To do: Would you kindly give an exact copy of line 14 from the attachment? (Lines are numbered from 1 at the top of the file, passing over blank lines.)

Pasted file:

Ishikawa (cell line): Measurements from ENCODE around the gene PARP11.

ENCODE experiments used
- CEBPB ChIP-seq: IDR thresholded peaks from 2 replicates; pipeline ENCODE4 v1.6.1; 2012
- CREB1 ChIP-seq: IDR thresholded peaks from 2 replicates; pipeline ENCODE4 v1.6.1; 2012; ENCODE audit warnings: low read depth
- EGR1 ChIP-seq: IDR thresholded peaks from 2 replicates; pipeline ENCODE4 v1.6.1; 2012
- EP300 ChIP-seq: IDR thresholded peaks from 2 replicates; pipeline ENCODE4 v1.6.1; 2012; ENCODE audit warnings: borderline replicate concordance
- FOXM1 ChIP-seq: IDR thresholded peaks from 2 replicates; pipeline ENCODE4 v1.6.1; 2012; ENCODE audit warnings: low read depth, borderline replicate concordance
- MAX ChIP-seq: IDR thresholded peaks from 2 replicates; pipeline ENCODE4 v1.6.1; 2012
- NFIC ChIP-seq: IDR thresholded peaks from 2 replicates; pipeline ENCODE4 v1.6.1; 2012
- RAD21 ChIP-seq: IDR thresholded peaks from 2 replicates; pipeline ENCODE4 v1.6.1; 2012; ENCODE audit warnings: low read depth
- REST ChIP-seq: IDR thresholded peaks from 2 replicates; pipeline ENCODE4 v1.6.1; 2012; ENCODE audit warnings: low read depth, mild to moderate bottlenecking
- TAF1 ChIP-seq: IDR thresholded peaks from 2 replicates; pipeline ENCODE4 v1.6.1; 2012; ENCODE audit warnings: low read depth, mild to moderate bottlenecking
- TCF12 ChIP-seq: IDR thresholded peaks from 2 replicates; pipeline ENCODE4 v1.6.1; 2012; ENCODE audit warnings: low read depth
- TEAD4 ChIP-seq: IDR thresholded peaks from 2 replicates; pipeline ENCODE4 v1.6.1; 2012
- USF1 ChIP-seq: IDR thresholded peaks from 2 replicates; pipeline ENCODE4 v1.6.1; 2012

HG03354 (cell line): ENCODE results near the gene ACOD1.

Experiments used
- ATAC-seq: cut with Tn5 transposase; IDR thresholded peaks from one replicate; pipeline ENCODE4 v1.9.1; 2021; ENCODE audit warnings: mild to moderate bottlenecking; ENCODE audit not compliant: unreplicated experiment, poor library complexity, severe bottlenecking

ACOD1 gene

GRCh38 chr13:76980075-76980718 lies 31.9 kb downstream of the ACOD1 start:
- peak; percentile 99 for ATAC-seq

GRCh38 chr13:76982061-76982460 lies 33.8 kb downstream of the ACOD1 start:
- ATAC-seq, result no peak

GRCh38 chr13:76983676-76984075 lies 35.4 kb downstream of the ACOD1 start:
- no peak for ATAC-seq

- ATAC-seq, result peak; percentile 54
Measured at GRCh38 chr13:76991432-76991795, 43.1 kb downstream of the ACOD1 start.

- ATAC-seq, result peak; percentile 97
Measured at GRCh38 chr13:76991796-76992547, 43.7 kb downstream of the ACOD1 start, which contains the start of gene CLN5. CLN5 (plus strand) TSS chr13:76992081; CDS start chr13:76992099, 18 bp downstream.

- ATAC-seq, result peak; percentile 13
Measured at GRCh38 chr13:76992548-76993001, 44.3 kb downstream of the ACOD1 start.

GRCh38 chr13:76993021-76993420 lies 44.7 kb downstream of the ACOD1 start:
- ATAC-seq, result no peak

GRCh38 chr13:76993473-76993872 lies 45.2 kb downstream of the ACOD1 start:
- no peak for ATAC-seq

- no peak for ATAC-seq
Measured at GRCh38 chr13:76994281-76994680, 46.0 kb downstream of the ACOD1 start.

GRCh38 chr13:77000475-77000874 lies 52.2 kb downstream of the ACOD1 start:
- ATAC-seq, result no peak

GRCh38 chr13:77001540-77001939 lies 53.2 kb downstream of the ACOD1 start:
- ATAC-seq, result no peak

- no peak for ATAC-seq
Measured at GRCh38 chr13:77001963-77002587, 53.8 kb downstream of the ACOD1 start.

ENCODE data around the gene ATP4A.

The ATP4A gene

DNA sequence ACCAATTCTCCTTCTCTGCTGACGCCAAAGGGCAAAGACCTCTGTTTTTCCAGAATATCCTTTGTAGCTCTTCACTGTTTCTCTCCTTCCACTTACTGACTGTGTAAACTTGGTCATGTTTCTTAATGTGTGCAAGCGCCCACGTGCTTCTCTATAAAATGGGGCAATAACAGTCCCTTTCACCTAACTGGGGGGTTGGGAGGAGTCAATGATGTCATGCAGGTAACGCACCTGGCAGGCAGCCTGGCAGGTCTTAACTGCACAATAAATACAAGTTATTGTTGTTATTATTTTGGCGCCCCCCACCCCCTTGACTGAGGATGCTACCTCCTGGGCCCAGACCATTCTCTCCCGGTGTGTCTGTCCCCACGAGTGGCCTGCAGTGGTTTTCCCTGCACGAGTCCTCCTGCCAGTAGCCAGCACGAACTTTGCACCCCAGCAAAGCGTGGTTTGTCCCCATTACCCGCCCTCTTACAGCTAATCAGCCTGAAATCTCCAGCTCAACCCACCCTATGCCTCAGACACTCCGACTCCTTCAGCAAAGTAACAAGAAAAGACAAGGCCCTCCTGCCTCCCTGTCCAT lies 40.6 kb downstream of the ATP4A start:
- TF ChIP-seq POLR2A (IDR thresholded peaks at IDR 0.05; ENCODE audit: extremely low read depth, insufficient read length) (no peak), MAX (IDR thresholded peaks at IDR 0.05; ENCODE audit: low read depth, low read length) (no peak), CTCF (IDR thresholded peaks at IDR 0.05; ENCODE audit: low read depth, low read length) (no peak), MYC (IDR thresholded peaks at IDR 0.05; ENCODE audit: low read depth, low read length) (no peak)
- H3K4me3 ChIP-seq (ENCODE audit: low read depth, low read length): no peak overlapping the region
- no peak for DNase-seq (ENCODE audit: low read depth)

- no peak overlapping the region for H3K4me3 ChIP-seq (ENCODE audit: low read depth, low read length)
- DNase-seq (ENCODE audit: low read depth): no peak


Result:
- TEAD4 ChIP-seq: IDR thresholded peaks from 2 replicates; pipeline ENCODE4 v1.6.1; 2012